Sharon Saline: So you could choose not to believe something and say, wow, I’m noticing I’m being mean to myself. This takes a lot of work. A lot of work. Because you have to notice your behavior, which is an aspect of metacognition that is so hard for so many people, particularly with ADHD. So one thing that I think can help, is to really focus on the compare and despair behaviors and thoughts. So compare and despair is, I’m looking sideways and I’m seeing what other people are doing. And I look at myself, I look over there and I look at myself, and I think, that’s not as good. And I look over on this side and I think, look at that, this is not as good. We want to look back. We want to look from where we came as individuals, and forward to where we’re going, okay?

Sharon Saline: Stick your focus on where you’ve come from, and where you want to go, rather than what other people are doing. We spend a lot of time in our lives, and this is people with and without ADHD, this is all of us, using our phones as if they are documenting the truth of everybody’s lives. And they’re not. I don’t know about you, but people don’t seem to put on Facebook when they have a really bad pimple, or they’ve had a crappy day. Yesterday I had kind of a crappy day, I didn’t post anything. In fact, I don’t post a lot, but that was a private thing. I wouldn’t want people to know I had a crappy day, except my friend, who I told I had a really crappy day. But really, I probably should, like, boy, this day was really crappy. Other people like, hear you.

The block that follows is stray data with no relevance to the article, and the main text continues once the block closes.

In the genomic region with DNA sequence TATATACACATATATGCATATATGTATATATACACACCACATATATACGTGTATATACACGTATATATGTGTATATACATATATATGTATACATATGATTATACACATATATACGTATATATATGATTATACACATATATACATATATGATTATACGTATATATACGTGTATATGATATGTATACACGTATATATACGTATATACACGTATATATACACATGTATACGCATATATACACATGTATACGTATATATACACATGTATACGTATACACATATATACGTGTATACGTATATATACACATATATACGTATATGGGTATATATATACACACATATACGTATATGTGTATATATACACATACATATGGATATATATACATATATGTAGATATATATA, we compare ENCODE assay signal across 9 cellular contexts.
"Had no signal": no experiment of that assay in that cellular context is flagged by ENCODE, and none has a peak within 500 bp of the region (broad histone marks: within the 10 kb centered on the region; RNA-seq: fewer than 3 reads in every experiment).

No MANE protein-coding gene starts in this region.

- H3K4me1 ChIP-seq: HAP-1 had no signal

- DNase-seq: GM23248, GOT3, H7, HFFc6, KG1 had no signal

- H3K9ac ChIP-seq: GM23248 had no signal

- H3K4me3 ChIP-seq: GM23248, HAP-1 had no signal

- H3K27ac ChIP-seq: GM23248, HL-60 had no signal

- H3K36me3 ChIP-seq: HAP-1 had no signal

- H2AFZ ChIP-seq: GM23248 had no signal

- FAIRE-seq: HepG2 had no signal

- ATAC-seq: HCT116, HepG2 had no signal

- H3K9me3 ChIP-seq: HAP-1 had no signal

Nikki Kinzer: Yeah.

Sharon Saline: You can do that. So we really want to identify your stinking thinking, and what you can say back to it, and notice when you’re engaged in compare and despair, and shift your focus from sideways to front and back.

Nikki Kinzer: I love that, because the people on this side of you, they don’t really have anything to do with your story. Like this is all about you. It has nothing to do with them. They don’t have anything to do with you, and you don’t have anything to do with them. I mean, it really makes sense that you can just keep going forward. It’s interesting.

Sharon Saline: But all of social media is all about sideways.

Nikki Kinzer: Yeah. It really is.

Pete Wright: Yeah.

Sharon Saline: A lot of stuff about popular culture is about sideways. Look at what they’re doing over here. Particularly in the early days of COVID like, oh my God, people are posting these incredible meals they were making, and activities, and hobbies, and I wrote two books during COVID. I’m like, oh my God. I’m just trying to like… how could you do that? I’m trying to see clients who are really having a hard time, and do podcasts, and reach people directly. Everyone uses their time differently, but we really have to stop that. So those are the first two things.